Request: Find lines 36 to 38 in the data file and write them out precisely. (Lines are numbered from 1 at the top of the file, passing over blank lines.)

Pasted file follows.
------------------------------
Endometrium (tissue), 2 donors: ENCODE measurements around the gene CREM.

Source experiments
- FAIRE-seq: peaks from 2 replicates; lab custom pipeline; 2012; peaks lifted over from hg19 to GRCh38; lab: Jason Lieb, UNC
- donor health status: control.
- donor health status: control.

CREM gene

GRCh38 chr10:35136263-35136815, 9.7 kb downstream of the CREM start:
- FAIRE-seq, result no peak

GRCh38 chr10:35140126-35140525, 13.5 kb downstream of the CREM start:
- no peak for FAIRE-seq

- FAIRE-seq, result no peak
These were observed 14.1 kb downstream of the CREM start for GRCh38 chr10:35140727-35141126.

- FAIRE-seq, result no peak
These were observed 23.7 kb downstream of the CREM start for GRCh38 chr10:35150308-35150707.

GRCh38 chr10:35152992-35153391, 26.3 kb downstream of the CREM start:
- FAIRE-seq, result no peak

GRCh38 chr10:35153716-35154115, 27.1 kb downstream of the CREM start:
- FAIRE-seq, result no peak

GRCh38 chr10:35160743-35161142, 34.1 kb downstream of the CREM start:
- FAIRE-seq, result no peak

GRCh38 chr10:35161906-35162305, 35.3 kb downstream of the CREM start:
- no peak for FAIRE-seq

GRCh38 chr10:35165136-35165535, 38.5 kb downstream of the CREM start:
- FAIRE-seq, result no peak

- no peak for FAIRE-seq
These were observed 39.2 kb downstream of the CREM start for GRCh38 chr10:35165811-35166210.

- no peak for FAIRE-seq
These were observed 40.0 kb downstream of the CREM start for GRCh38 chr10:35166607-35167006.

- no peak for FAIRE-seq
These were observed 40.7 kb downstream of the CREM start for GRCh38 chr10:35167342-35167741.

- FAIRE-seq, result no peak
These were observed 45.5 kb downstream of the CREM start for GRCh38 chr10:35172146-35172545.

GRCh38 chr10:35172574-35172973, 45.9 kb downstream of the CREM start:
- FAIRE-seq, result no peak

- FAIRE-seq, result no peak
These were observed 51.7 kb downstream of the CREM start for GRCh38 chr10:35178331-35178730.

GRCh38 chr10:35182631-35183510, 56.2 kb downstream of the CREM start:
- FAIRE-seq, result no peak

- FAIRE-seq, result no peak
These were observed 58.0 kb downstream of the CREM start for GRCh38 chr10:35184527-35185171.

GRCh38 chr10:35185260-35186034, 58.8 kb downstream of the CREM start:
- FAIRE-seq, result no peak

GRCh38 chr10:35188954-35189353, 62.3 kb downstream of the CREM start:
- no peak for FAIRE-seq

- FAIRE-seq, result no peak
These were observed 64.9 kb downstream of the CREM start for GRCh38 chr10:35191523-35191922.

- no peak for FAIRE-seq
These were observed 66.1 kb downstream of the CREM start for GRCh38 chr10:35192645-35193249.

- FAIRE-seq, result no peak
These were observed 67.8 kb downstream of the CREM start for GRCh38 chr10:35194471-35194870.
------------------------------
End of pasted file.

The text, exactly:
These were observed 51.7 kb downstream of the CREM start for GRCh38 chr10:35178331-35178730.

GRCh38 chr10:35182631-35183510, 56.2 kb downstream of the CREM start:
- FAIRE-seq, result no peak